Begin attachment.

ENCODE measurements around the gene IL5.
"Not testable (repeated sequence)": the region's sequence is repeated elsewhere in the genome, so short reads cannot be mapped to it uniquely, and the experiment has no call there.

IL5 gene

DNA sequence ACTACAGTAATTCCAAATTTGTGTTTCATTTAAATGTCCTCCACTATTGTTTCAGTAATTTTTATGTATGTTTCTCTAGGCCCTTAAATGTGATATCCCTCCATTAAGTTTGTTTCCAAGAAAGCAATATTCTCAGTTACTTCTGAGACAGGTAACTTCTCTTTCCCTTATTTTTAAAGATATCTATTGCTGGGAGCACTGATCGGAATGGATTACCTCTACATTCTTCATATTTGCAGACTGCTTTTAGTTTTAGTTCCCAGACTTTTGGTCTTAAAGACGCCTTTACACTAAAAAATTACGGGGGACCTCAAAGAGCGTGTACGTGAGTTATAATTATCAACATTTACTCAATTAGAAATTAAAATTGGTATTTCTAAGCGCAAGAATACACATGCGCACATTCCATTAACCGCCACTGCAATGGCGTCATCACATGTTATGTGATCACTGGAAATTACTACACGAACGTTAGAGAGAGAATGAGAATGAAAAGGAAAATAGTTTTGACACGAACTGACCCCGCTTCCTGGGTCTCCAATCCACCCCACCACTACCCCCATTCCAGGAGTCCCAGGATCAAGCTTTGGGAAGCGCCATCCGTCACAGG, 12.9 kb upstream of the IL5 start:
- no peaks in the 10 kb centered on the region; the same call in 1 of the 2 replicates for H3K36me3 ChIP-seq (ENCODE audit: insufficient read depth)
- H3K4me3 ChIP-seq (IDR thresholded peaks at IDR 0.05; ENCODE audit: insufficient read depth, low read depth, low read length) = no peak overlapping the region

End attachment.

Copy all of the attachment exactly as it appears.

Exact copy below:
ENCODE measurements around the gene IL5.
"Not testable (repeated sequence)": the region's sequence is repeated elsewhere in the genome, so short reads cannot be mapped to it uniquely, and the experiment has no call there.

IL5 gene

DNA sequence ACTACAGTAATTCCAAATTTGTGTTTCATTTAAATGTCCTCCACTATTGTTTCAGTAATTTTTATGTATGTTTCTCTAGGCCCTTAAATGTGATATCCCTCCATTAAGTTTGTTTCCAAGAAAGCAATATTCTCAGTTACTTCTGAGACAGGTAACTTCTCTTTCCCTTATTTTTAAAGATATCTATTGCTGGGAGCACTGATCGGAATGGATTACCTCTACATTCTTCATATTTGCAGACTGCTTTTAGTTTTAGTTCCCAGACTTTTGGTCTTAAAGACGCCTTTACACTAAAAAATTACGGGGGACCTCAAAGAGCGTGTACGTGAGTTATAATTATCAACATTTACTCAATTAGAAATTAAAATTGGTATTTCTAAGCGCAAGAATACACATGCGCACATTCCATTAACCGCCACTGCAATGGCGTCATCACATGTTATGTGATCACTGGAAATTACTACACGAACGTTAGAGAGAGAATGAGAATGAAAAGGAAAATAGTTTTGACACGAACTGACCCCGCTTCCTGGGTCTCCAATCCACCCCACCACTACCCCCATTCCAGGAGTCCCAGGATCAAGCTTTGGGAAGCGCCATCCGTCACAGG, 12.9 kb upstream of the IL5 start:
- no peaks in the 10 kb centered on the region; the same call in 1 of the 2 replicates for H3K36me3 ChIP-seq (ENCODE audit: insufficient read depth)
- H3K4me3 ChIP-seq (IDR thresholded peaks at IDR 0.05; ENCODE audit: insufficient read depth, low read depth, low read length) = no peak overlapping the region